What is God’s response to the people’s need, their doubt, their fear? The response is water. It’s not more commandments, not punishment, not a new teaching. Just water. Here we see a difference between God and Moses. Moses, perhaps due to fear, questions the people’s faith and memorialises their quarrelling. So often we get side-tracked with our own baggage. God goes straight to the point of need: “You’re thirsty? Here’s water.” You doubt God’s care, God’s steadfast faithfulness? That’s okay. God’s graceful providence is not frustrated by our weakness. Have some cool water, straight from the rock.

You know, this ordinariness, the reality of everyday life is at the same time scandalous and appealing. If we move now from considering Moses and his ordinary problem with the physical need for water to Jesus response to human needs and ordinariness. The very Son of God is limited by the things that limit all the rest of us: time and space, living and dying, illness and health, the actions and expectations of others, good and bad relationships. Every day Jesus had to figure out how to get food, where they were going to sleep. Someone needed to be in charge of the money. They had to figure out what road they were going to take to the next town, and sometimes they were running late.

God chose not just to view the messiness that we call humanity from some other plane, but to enter this messiness and to be at home in it. The spiritual and the physical are so intertwined that they cannot be separated, not even in the Christ. Neither is holier than the other. Each is made holier by the other. Wouldn’t it be something if we could see the intertwining of spirit and physicality today? We do, but in an even messier way than Jesus lived it: it is called the Church.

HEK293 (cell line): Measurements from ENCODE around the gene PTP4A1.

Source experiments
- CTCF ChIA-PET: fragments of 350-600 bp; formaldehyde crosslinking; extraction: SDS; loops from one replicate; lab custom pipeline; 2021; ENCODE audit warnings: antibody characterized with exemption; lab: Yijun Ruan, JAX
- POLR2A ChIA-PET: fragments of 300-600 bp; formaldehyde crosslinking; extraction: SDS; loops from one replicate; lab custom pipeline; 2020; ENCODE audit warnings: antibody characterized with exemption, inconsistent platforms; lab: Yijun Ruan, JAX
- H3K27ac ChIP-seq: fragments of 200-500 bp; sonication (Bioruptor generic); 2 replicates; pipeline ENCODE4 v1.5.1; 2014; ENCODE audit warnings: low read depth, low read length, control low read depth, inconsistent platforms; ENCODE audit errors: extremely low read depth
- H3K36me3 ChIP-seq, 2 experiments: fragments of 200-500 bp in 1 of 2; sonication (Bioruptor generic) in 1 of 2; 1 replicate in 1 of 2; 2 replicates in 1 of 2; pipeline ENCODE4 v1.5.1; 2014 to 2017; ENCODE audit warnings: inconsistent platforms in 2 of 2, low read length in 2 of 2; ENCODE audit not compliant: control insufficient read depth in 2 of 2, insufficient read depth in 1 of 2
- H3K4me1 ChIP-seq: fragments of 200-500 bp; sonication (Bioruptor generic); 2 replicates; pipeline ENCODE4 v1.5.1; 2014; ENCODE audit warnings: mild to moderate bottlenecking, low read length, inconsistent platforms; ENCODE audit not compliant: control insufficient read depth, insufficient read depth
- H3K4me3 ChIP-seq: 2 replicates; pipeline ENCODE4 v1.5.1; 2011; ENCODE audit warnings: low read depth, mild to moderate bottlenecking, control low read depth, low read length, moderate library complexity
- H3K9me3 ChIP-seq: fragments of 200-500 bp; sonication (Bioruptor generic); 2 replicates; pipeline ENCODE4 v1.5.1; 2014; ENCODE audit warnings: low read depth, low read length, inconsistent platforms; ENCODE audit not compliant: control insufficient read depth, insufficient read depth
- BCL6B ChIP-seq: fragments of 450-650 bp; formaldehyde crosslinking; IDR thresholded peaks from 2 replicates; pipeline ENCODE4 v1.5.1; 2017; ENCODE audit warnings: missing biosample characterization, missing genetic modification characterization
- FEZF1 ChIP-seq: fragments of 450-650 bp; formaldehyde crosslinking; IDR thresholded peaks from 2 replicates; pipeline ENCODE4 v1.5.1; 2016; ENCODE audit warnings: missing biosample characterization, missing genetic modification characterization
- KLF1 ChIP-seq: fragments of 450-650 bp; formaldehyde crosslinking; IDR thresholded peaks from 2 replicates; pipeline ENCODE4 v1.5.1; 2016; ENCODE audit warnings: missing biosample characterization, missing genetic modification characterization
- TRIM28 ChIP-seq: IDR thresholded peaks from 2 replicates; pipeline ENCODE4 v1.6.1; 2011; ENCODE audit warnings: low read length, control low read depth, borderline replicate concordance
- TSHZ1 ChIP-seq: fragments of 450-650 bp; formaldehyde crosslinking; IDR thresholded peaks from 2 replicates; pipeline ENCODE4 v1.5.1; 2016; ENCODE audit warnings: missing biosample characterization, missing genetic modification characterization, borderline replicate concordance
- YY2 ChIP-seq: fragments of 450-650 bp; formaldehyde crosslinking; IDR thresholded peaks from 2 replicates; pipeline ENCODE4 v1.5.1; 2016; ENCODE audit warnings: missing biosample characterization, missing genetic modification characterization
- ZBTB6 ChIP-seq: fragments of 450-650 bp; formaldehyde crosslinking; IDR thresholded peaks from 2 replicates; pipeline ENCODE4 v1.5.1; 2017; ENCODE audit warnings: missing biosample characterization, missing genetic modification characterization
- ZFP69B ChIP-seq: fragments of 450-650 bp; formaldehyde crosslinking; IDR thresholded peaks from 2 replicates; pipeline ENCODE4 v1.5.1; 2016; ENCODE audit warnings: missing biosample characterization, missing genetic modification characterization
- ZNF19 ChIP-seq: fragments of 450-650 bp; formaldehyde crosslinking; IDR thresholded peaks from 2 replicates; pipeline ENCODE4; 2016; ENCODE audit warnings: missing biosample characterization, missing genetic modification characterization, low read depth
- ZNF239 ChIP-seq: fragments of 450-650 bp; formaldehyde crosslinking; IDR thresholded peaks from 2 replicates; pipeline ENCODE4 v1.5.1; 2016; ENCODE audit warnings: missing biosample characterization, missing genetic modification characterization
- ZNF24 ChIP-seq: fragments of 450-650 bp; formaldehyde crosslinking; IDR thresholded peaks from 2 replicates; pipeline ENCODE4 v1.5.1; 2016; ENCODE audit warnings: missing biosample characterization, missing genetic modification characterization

The church is the body of Christ. We worry sometimes that we are not spiritual enough. And we’re probably right. But it’s also likely that we are not mundane enough. One without the other is not the body of Christ. The mundane must be infused with the spiritual, and the spiritual with the mundane. This gets messy, and we make lots of mistakes trying to get it right. We’re limited by our location, our resources, our personalities. Jesus, too, chose to be limited. That puts us in good company.


Saturday, 23 September 2017

Who Stands With Us?

This week in our reading from the Hebrew scriptures (Exodus 16:2-15) the Israelite's are in the wilderness just six weeks when they start living in the past. Hungry and cranky, realizing they don’t know where they’re going or how they’ll get there or how long it will take, with no established religion or government, no social safety net, and no leftovers— they complain. “If only we had died in Egypt where we sat around and ate as much as we wanted!” (Ah, flawed memories!)